The Environment and Oberlin: An Update

James McConaghie is an honors research student in environmental studies at Oberlin. He suffers from “multiple chemical sensitivity” disorder—James gets sick if exposed to certain synthetic compounds found typically in new carpets, paints, and adhesives. For health reasons, his classes in several buildings must be videotaped; he watches them elsewhere to avoid breaking out in hives.

One of the design decisions made in building the Adam Joseph Lewis Center for Environmental Studies was to use low-VOC (volatile organic compounds) paints and adhesives. James was able to walk into the building the day it opened without compromising his health; in fact, he has been working with me on various research projects since his freshman year. His experience is just one example—the human side—of the successful ecological design realized by the Lewis Center, an innovative and functional model of sustainable architecture.

Buildings and urban landscapes add significantly to the myriad environmental problems faced by our society. Air pollution, water pollution, loss of biodiversity, and local- and global-scale climate changes are all exacerbated by our architectural choices. Professor of Environmental Studies David Orr has often said that the buildings in which we teach give students a mixed message; that the lessons embodied in architecture and landscaping are that the environmental costs of construction and maintenance are not important, and that regional climate and ecology are irrelevant to design. In essence, most buildings indicate to students that lessons we teach within our classrooms about the importance of sound environmental policy and practice are impractical and have no local application.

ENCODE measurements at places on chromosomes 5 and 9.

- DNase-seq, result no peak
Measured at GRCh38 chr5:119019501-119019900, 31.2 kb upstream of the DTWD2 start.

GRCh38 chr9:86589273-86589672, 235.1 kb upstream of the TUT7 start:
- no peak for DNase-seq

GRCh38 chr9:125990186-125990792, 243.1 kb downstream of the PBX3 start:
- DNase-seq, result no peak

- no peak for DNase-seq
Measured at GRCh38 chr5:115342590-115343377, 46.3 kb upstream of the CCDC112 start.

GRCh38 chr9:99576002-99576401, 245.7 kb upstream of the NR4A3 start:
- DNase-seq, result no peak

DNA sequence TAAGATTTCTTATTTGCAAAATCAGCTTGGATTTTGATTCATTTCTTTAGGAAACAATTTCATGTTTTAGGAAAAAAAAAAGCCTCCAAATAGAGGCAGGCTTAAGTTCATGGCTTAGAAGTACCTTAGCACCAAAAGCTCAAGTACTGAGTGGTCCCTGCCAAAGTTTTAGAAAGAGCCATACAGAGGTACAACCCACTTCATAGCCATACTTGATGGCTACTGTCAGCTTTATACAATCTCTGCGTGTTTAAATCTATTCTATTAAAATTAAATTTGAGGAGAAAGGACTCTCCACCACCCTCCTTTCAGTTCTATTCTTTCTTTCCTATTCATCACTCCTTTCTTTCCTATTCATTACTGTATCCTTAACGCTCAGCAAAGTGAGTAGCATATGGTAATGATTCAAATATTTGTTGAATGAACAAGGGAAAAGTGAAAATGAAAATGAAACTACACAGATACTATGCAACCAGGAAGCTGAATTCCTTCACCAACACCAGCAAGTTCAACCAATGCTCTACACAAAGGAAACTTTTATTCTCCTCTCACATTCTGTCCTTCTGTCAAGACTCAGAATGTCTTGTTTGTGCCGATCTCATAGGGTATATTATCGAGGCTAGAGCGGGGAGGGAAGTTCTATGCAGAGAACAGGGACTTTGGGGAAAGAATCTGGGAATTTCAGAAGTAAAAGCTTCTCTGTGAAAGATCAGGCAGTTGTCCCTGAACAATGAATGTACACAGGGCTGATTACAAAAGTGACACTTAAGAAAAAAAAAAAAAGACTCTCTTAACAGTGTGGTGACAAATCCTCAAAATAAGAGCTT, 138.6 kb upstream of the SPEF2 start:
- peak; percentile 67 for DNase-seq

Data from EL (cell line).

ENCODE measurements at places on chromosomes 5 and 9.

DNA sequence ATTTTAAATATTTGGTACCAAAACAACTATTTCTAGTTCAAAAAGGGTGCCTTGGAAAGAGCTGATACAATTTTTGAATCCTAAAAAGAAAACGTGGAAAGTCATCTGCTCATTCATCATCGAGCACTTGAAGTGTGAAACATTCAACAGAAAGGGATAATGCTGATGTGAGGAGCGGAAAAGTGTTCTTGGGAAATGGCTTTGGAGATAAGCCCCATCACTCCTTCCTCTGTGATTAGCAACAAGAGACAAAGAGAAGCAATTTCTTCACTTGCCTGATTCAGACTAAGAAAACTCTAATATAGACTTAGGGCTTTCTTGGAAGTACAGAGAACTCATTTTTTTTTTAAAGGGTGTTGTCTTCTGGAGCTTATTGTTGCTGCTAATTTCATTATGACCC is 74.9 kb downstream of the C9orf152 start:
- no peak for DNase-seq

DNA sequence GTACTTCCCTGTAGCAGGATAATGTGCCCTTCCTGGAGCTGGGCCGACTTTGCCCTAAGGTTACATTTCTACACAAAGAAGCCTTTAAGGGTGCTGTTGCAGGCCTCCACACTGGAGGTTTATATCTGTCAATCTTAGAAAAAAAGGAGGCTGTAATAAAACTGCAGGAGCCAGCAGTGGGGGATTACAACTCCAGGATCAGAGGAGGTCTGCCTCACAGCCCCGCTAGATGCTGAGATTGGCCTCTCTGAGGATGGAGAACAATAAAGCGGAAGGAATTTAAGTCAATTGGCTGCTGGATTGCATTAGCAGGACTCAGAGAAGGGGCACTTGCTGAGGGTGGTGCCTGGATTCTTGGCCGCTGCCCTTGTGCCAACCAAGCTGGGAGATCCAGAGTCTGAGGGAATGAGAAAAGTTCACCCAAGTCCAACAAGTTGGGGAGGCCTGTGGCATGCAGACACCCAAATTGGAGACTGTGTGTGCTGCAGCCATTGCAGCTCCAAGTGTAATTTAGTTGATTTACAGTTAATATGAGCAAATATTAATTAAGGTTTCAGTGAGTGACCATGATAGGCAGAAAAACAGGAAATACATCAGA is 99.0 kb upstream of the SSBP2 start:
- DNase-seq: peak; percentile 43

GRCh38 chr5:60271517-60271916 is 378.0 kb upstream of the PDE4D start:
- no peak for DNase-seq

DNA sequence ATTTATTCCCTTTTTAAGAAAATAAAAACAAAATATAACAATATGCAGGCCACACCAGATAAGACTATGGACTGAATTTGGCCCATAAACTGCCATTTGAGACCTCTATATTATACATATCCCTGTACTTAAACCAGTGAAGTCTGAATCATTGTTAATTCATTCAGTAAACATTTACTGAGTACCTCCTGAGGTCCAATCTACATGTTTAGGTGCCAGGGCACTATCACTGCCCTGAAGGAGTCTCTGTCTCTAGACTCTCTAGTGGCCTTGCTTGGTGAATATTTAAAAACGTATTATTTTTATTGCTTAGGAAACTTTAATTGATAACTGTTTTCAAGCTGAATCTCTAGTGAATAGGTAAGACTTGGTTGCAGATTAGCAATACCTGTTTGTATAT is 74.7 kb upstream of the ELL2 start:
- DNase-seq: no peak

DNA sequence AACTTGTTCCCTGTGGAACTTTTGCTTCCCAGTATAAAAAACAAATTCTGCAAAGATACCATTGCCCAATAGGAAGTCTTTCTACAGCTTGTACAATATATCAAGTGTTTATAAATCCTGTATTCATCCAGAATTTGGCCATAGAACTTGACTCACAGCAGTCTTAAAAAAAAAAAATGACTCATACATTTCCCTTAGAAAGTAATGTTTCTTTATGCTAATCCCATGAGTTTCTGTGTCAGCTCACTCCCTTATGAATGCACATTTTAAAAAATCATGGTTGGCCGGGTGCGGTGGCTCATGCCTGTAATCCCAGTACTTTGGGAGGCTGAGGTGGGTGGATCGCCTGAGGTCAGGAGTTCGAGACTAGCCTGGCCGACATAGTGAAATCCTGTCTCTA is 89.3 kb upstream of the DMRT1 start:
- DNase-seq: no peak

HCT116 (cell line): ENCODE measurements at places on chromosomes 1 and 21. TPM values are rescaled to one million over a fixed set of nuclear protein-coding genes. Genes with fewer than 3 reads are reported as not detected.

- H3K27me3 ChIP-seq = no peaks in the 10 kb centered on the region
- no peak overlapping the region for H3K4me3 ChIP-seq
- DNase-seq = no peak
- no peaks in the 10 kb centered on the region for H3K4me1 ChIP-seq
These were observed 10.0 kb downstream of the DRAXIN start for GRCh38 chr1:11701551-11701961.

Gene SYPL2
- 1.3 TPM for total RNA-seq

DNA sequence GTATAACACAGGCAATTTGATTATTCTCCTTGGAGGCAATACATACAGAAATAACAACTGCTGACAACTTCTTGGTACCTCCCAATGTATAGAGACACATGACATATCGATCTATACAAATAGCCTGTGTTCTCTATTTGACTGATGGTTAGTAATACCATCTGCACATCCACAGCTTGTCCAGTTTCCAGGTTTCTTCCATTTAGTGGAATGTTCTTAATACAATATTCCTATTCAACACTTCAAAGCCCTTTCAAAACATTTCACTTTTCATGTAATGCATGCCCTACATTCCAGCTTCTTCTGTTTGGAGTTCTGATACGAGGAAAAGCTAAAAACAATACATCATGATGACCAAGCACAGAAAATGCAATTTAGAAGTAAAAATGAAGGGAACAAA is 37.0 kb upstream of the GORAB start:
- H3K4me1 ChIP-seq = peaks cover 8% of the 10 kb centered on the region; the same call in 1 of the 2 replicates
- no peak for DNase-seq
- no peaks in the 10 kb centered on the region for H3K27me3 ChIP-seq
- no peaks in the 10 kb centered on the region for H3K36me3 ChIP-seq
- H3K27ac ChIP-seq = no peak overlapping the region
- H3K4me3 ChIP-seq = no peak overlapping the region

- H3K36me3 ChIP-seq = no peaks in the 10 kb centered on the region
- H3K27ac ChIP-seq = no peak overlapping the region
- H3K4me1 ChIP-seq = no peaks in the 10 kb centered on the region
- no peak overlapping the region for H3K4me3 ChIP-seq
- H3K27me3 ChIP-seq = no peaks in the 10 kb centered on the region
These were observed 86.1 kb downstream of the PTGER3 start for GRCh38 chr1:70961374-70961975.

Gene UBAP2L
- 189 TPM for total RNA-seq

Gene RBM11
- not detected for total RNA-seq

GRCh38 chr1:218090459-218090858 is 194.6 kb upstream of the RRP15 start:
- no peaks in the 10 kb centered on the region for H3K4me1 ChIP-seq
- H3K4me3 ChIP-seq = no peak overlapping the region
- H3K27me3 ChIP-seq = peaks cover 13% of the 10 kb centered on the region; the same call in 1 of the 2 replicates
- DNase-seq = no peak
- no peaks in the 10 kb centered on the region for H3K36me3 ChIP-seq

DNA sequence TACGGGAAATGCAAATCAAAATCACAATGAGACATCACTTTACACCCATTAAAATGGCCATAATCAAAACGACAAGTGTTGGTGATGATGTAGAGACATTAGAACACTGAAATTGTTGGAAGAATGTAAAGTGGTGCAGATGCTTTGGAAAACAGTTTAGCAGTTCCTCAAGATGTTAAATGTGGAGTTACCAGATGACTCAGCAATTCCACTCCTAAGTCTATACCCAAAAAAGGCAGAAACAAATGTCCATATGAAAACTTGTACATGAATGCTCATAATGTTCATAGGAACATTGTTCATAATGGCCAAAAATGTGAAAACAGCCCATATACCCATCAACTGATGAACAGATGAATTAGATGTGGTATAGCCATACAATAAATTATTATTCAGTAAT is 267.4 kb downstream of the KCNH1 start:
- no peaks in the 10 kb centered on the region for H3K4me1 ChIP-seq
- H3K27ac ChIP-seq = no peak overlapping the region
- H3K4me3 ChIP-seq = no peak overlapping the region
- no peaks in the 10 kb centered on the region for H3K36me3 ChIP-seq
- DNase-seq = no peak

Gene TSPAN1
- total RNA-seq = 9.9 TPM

These realities are precisely why Oberlin’s Environmental Studies Program chose in the early 1990s to adopt “ecological design” as a primary pedagogical theme. From the start, the Lewis Center was conceived as a “building that teaches”—a home for the Environmental Studies Program in which the lessons embodied in design choices would reinforce, rather than contradict, lessons taught in the classroom.